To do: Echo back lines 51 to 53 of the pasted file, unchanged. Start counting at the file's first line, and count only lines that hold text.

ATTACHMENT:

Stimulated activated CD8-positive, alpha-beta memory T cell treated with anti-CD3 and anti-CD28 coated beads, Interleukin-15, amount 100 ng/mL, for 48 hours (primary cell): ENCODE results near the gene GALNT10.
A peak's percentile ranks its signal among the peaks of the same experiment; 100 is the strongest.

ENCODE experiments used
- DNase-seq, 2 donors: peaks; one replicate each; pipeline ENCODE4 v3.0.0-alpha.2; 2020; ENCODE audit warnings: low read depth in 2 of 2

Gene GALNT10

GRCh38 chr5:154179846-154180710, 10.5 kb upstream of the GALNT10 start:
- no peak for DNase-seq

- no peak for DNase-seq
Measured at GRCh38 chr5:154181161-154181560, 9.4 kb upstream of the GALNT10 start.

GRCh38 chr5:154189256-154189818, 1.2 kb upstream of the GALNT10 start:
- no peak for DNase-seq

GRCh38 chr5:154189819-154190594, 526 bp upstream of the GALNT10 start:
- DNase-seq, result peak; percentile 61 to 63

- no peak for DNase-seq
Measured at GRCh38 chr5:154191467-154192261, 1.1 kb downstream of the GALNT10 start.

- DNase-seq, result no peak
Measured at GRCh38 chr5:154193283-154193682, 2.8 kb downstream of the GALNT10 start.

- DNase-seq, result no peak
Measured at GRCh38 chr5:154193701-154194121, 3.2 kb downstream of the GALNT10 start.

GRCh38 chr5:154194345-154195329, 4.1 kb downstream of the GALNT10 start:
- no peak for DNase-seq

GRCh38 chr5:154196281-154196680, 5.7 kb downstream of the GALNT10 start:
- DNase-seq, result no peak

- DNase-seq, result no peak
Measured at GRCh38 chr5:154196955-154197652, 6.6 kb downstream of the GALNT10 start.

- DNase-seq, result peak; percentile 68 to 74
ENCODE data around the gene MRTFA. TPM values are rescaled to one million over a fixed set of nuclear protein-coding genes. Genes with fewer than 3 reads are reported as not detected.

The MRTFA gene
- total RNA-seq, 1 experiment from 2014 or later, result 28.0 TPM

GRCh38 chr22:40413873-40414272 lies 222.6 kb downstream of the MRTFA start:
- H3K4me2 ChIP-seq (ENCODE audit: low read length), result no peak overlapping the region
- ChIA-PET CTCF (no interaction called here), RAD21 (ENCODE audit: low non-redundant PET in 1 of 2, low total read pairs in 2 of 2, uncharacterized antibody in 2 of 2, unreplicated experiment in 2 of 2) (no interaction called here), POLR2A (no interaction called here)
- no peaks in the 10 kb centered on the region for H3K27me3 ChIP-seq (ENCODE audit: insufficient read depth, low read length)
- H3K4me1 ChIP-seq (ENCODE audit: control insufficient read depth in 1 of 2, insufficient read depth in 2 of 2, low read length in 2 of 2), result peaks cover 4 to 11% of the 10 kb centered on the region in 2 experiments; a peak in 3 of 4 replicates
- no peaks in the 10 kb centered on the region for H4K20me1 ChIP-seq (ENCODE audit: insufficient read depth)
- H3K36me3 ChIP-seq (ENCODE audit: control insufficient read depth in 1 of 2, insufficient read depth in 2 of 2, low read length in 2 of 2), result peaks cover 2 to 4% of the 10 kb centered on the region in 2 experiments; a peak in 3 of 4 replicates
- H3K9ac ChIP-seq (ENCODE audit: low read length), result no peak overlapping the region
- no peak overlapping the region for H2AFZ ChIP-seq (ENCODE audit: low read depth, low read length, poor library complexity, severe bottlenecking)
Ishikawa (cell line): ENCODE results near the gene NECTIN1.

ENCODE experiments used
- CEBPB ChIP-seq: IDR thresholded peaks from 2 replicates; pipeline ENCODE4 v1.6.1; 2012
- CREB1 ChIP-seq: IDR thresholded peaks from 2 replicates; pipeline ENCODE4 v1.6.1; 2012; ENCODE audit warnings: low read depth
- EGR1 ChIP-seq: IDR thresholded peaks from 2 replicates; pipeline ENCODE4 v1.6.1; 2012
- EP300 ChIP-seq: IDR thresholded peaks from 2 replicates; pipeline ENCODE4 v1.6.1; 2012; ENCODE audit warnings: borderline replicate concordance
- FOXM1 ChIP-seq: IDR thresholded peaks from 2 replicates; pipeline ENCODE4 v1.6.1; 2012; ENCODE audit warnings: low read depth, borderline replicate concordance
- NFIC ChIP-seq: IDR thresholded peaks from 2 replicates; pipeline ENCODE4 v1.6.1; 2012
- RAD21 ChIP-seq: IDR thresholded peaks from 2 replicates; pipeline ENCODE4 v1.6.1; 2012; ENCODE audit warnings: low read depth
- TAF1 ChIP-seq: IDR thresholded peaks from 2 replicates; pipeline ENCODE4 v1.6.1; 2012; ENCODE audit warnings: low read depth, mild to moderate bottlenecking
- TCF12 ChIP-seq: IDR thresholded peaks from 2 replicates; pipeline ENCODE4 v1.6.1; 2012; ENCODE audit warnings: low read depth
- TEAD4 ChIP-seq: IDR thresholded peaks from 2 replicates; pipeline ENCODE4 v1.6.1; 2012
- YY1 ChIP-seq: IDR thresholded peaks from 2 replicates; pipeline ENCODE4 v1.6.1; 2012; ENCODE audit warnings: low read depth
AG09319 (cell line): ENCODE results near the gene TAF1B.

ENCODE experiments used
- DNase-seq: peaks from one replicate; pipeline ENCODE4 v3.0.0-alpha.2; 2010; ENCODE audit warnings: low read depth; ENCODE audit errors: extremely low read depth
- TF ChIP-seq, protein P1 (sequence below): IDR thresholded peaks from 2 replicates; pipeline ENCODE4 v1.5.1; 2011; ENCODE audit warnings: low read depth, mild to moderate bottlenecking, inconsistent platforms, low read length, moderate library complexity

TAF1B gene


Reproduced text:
- YY1 ChIP-seq: IDR thresholded peaks from 2 replicates; pipeline ENCODE4 v1.6.1; 2012; ENCODE audit warnings: low read depth
AG09319 (cell line): ENCODE results near the gene TAF1B.

ENCODE experiments used